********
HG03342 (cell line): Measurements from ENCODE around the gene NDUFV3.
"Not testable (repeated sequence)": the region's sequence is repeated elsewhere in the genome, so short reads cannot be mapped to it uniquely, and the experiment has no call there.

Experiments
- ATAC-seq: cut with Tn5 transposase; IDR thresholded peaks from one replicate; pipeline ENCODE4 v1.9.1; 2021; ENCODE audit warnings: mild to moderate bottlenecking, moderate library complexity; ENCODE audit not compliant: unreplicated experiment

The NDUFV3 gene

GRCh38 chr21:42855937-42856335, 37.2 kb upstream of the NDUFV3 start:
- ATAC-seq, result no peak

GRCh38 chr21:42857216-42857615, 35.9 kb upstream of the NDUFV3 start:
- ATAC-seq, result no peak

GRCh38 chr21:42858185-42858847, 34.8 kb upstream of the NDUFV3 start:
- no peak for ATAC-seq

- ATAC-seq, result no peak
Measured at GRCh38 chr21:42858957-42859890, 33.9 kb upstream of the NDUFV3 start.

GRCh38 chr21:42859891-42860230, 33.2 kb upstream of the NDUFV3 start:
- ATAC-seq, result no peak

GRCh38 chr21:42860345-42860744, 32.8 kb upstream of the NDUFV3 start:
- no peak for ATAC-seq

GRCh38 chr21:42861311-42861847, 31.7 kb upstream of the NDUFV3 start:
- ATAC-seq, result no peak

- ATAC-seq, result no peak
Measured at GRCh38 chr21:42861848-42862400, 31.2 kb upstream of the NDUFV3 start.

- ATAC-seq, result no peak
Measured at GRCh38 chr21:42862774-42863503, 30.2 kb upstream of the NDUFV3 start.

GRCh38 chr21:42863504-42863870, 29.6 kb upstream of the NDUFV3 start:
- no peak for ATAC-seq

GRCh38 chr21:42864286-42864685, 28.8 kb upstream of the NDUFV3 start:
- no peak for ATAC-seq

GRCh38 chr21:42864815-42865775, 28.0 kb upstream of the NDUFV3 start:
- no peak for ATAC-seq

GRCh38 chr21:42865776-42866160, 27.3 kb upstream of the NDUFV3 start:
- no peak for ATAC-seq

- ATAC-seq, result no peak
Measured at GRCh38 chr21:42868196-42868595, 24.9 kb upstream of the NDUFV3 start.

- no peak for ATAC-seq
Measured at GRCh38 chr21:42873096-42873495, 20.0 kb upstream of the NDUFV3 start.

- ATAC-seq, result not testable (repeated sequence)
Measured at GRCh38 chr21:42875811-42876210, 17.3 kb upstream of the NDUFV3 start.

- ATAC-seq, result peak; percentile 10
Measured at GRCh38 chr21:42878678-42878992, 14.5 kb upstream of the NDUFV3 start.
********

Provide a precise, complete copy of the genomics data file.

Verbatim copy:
HG03342 (cell line): Measurements from ENCODE around the gene NDUFV3.
"Not testable (repeated sequence)": the region's sequence is repeated elsewhere in the genome, so short reads cannot be mapped to it uniquely, and the experiment has no call there.

Experiments
- ATAC-seq: cut with Tn5 transposase; IDR thresholded peaks from one replicate; pipeline ENCODE4 v1.9.1; 2021; ENCODE audit warnings: mild to moderate bottlenecking, moderate library complexity; ENCODE audit not compliant: unreplicated experiment

The NDUFV3 gene

GRCh38 chr21:42855937-42856335, 37.2 kb upstream of the NDUFV3 start:
- ATAC-seq, result no peak

GRCh38 chr21:42857216-42857615, 35.9 kb upstream of the NDUFV3 start:
- ATAC-seq, result no peak

GRCh38 chr21:42858185-42858847, 34.8 kb upstream of the NDUFV3 start:
- no peak for ATAC-seq

- ATAC-seq, result no peak
Measured at GRCh38 chr21:42858957-42859890, 33.9 kb upstream of the NDUFV3 start.

GRCh38 chr21:42859891-42860230, 33.2 kb upstream of the NDUFV3 start:
- ATAC-seq, result no peak

GRCh38 chr21:42860345-42860744, 32.8 kb upstream of the NDUFV3 start:
- no peak for ATAC-seq

GRCh38 chr21:42861311-42861847, 31.7 kb upstream of the NDUFV3 start:
- ATAC-seq, result no peak

- ATAC-seq, result no peak
Measured at GRCh38 chr21:42861848-42862400, 31.2 kb upstream of the NDUFV3 start.

- ATAC-seq, result no peak
Measured at GRCh38 chr21:42862774-42863503, 30.2 kb upstream of the NDUFV3 start.

GRCh38 chr21:42863504-42863870, 29.6 kb upstream of the NDUFV3 start:
- no peak for ATAC-seq

GRCh38 chr21:42864286-42864685, 28.8 kb upstream of the NDUFV3 start:
- no peak for ATAC-seq

GRCh38 chr21:42864815-42865775, 28.0 kb upstream of the NDUFV3 start:
- no peak for ATAC-seq

GRCh38 chr21:42865776-42866160, 27.3 kb upstream of the NDUFV3 start:
- no peak for ATAC-seq

- ATAC-seq, result no peak
Measured at GRCh38 chr21:42868196-42868595, 24.9 kb upstream of the NDUFV3 start.

- no peak for ATAC-seq
Measured at GRCh38 chr21:42873096-42873495, 20.0 kb upstream of the NDUFV3 start.

- ATAC-seq, result not testable (repeated sequence)
Measured at GRCh38 chr21:42875811-42876210, 17.3 kb upstream of the NDUFV3 start.

- ATAC-seq, result peak; percentile 10
Measured at GRCh38 chr21:42878678-42878992, 14.5 kb upstream of the NDUFV3 start.